Robin Wall Kimmerer is a member of the Citizen Potawatomi Nation and a botanist who explains her knowledge of an indigenous worldview about plants with that of the western worldview. In that process, Kimmerer embeds whole Earth teaching along with botanical science. Here in this beautiful essay, ” Corn tastes better on the honor system” published in Emergence Magazine, is one of the author’s best teaching contrasting indigenous ways of knowing with western perspectives about the Earth. At this ragged time in American history, return to sanity. Listen.
Robin Wall Kimmerer is a mother, scientist, decorated professor, and enrolled member of the Citizen Potawatomi Nation. She is the author of Braiding Sweetgrass: Indigenous Wisdom, Scientific Knowledge and the Teaching of Plants and Gathering Moss: A Natural and Cultural History of Mosses. She lives in Syracuse, New York, where she is a SUNY Distinguished Teaching Professor of Environmental Biology, and the founder and director of the Center for Native Peoples and the Environment.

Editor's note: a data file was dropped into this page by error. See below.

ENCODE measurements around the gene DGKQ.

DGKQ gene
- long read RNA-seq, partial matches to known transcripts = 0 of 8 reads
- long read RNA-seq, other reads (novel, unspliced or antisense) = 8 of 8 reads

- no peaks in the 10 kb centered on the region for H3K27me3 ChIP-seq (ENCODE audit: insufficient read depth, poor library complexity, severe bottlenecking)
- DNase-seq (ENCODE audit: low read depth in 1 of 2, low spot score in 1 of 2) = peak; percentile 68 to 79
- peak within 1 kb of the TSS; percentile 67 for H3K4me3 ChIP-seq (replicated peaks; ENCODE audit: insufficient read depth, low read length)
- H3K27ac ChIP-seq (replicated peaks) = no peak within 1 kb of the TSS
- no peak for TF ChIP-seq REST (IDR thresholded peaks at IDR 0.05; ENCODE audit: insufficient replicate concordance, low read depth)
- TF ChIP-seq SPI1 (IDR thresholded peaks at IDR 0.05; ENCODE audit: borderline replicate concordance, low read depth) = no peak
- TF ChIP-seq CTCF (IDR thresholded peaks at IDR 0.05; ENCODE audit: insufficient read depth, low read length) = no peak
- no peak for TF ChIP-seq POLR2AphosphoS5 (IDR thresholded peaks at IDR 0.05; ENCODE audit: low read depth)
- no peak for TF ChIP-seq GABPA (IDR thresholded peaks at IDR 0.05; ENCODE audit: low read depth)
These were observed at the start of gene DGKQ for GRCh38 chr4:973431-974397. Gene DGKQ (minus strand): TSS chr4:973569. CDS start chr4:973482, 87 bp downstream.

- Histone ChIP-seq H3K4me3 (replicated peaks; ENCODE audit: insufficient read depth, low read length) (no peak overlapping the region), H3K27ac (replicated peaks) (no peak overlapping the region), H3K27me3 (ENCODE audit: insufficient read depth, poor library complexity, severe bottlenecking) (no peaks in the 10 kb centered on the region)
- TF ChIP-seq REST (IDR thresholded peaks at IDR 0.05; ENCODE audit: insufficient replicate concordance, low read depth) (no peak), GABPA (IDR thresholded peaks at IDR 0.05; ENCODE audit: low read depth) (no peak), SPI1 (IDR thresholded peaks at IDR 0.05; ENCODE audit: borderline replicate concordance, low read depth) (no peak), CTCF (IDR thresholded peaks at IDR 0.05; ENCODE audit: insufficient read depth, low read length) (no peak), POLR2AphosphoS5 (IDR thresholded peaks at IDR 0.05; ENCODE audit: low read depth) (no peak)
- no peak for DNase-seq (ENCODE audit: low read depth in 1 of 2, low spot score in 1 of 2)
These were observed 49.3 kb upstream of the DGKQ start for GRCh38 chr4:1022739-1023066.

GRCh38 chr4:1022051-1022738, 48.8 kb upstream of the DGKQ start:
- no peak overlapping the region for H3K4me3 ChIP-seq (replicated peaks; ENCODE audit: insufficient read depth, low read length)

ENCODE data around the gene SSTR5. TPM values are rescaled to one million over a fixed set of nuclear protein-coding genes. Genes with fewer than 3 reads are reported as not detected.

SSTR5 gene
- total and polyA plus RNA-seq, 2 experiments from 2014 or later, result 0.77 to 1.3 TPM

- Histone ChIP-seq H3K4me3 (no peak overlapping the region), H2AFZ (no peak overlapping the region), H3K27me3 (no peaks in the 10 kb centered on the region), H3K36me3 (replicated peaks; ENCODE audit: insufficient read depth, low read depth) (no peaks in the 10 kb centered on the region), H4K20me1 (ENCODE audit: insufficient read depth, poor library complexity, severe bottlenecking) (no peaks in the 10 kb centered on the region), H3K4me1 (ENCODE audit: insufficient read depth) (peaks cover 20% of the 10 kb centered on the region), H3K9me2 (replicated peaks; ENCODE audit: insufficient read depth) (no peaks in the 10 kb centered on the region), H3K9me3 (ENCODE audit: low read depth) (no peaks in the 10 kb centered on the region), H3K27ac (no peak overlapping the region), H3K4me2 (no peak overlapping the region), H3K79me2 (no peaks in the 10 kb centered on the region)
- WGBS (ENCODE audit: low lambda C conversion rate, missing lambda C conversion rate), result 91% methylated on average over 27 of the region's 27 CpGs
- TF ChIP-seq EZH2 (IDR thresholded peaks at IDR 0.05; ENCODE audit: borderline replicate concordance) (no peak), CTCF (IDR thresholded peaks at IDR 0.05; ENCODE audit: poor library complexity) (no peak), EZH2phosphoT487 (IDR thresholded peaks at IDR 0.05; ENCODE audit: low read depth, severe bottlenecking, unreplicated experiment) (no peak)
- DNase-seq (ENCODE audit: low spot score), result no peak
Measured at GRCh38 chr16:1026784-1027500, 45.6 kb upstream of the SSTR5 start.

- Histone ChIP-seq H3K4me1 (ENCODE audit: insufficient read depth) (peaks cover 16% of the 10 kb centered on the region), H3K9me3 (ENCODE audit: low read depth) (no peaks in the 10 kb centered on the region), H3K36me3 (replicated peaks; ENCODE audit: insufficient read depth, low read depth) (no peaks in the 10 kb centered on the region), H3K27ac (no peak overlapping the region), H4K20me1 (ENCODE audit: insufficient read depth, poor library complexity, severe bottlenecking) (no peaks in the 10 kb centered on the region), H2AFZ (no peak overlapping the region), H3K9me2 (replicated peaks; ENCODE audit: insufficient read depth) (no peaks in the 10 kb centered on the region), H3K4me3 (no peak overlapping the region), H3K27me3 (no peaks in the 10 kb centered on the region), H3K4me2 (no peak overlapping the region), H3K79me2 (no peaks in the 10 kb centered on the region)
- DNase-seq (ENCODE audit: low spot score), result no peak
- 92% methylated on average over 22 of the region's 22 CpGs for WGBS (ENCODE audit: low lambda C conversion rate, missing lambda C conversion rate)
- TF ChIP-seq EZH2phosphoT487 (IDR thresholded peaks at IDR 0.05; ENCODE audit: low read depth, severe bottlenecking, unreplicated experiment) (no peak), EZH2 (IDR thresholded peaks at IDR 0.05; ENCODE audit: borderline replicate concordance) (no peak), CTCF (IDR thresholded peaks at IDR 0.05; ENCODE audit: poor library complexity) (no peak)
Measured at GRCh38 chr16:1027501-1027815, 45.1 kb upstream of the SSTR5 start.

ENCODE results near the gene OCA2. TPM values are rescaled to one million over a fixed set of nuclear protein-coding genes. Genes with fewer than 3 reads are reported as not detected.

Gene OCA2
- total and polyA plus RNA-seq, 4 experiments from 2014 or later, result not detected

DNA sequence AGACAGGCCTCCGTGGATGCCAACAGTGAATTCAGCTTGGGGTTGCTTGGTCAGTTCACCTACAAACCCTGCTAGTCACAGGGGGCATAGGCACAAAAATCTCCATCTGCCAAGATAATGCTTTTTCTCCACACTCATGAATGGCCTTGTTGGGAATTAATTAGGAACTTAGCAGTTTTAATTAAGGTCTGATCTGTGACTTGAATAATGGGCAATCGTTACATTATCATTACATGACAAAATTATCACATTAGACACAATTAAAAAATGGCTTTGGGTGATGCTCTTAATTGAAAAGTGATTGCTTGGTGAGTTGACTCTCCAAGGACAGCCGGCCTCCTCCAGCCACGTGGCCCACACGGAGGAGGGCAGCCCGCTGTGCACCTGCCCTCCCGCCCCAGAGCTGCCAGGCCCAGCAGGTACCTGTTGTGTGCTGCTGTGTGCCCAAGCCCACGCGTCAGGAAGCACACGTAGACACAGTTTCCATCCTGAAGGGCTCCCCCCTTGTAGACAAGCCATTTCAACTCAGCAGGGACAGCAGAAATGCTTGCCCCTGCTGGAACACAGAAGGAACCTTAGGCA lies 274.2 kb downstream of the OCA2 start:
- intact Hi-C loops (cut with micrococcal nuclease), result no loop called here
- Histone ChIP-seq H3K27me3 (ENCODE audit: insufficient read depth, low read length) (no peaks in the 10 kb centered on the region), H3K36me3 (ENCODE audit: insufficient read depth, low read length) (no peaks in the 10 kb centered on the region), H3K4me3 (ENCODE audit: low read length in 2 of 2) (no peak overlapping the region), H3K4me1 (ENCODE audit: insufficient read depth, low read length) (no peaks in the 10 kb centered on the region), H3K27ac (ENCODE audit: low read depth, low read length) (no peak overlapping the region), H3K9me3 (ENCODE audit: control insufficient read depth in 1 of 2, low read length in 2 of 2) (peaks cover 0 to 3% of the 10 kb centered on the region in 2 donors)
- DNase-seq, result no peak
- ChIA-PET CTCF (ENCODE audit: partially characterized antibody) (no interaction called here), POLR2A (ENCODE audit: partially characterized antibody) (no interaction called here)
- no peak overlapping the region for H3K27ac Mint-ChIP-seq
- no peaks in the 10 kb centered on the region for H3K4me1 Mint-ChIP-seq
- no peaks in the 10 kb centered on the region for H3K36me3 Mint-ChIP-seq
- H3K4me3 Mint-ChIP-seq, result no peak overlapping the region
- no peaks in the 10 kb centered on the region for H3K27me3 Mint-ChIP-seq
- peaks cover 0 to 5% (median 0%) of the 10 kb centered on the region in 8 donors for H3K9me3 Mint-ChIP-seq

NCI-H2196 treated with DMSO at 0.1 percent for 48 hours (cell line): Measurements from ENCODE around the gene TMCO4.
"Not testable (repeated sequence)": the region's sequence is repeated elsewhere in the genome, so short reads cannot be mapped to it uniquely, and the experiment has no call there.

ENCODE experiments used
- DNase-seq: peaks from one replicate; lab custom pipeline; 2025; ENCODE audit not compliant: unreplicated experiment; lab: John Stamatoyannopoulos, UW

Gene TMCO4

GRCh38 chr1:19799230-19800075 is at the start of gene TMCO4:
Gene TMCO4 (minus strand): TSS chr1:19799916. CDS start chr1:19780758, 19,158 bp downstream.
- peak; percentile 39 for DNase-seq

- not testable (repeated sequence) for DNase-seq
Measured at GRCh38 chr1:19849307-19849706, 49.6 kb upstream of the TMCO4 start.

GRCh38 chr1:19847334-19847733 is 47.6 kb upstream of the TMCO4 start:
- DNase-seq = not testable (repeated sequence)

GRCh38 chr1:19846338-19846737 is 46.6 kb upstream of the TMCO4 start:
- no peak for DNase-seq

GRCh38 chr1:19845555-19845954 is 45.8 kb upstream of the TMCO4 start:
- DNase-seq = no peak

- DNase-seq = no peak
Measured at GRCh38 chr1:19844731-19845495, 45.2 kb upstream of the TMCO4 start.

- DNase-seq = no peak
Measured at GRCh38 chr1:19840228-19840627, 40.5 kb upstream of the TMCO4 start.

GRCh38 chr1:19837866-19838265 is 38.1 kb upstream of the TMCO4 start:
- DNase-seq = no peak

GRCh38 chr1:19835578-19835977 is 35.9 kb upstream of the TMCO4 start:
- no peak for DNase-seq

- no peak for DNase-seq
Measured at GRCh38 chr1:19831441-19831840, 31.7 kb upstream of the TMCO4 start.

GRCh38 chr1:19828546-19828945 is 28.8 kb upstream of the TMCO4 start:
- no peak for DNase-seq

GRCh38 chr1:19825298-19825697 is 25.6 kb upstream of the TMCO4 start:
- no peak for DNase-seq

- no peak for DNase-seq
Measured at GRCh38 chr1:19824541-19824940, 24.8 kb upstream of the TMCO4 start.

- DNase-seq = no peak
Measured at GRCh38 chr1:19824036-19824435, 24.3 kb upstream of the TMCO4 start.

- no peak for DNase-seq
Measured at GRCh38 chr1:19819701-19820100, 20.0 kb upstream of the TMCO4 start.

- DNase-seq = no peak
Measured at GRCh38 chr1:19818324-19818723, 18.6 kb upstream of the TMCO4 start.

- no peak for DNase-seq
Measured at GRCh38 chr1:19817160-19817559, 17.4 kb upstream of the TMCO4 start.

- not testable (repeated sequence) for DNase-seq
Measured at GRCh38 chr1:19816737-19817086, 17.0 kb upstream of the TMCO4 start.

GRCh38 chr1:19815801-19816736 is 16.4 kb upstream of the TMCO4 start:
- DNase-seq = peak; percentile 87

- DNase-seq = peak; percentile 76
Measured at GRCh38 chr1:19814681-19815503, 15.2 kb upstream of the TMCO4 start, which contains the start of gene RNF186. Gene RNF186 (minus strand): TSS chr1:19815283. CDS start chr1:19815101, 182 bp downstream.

Wangari Maathai grew up in her homeland in Kenya, living close to the earth and learning traditional Kikuyu values and practices. Her memoir, Unbound, describes her daily activities as a child, her mother’s teachings, and how her people regarded the streams and forests in a land where the balance of nature is delicate, not to be abused without serious consequences for its inhabitants.
In Replenishing the Earth: Spiritual Values for Healing Ourselves and the World, Maathai’s wisdom is distilled onto each page, every sentence the next drop in the flow. Wangari describes herself as working practically to solve problems she learned about in discussions with communities and among women’s groups. Their need for clean water, and for access to earn a living, were her daily concerns. Eventually, Wangari and the women she served established the Greenbelt Movement that planted over 30 million trees in Kenya.
In Replenishing, Wangari’s concerns about the destruction of the environment in Kenya are examined in light of the world’s sacred traditions. Always a practical perspective, her observations and reflections give readers much to consider often through humor. For example she writes that God in his wisdom created Adam on Friday. If he’d created him on Monday he’d have perished for lack of food!
Wangari Maathai’s clarity of thought is invaluable in this age where massive destruction of oceans, rivers, wildlands, and forests have imperiled life the world over. She and the women of Kenya remind us of the earth-shaking power of people to replenish the earth, if we choose to do so.